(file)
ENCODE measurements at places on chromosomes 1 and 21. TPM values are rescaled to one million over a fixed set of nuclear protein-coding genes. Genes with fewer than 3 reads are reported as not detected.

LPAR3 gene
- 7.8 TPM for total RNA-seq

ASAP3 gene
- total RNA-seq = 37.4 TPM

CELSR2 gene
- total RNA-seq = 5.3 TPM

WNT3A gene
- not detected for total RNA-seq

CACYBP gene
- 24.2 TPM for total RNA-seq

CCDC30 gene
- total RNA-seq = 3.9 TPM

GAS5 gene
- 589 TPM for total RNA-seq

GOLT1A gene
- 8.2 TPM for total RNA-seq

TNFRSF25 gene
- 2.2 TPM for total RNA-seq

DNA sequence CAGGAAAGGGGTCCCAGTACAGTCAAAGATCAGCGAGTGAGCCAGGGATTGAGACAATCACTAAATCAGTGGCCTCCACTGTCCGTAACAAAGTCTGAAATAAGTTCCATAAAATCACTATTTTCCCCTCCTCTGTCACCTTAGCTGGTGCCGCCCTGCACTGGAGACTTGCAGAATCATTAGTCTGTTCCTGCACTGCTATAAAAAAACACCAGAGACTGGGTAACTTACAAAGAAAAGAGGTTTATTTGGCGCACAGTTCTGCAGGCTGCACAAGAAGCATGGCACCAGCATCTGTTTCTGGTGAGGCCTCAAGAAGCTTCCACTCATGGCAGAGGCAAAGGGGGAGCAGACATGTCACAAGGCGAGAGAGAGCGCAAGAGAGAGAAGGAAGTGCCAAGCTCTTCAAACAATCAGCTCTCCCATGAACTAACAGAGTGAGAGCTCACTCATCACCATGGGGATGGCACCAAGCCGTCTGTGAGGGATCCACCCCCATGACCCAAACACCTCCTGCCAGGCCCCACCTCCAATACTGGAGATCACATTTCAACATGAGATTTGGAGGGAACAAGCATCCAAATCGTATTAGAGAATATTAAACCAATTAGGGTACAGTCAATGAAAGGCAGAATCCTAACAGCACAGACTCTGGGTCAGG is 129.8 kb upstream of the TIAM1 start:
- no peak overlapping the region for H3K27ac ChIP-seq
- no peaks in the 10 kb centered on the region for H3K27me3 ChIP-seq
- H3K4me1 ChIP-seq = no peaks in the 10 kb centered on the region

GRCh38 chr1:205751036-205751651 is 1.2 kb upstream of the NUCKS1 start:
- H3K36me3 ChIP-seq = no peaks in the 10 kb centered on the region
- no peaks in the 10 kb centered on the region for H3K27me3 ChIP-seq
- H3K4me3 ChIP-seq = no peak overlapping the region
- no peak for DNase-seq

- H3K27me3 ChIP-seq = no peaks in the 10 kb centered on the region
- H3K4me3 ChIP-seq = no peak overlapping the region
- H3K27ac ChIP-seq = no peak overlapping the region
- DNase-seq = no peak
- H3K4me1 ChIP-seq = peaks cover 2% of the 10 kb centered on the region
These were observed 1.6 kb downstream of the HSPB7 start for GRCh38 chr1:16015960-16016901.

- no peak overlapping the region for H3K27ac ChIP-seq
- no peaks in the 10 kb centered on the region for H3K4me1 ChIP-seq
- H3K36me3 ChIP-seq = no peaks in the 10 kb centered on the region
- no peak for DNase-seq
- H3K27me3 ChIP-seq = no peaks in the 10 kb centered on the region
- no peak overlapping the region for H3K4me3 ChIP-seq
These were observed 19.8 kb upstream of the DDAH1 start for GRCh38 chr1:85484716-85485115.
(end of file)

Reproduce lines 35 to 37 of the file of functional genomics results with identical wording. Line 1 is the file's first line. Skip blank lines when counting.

- no peak overlapping the region for H3K27ac ChIP-seq
- no peaks in the 10 kb centered on the region for H3K4me1 ChIP-seq
- H3K36me3 ChIP-seq = no peaks in the 10 kb centered on the region